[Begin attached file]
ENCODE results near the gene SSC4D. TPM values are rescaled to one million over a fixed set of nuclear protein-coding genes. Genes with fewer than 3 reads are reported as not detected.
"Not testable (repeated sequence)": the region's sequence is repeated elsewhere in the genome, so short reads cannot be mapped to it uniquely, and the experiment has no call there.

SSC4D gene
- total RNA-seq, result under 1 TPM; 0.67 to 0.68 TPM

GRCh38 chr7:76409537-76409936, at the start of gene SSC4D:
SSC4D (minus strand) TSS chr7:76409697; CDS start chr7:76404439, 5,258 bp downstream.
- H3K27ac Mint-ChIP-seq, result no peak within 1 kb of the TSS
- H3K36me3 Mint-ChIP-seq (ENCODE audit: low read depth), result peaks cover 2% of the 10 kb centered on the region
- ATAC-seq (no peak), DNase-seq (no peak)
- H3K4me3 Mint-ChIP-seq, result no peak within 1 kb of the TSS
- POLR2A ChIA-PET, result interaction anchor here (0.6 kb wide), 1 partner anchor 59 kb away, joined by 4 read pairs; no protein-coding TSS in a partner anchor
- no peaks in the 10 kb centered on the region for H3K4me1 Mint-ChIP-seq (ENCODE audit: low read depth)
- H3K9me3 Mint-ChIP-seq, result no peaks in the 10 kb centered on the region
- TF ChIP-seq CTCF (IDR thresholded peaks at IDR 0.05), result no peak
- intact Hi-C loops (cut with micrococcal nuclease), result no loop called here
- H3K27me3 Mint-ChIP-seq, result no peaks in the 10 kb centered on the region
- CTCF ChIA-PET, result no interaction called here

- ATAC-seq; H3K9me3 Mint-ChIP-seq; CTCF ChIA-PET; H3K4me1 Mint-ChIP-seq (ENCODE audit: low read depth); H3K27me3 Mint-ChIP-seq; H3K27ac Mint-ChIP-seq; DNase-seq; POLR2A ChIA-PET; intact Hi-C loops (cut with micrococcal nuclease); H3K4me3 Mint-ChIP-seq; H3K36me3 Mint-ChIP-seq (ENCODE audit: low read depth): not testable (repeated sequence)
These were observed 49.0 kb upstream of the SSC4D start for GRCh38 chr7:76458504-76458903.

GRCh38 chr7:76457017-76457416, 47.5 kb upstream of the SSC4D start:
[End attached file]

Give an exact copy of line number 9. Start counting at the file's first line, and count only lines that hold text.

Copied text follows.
- ATAC-seq (no peak), DNase-seq (no peak)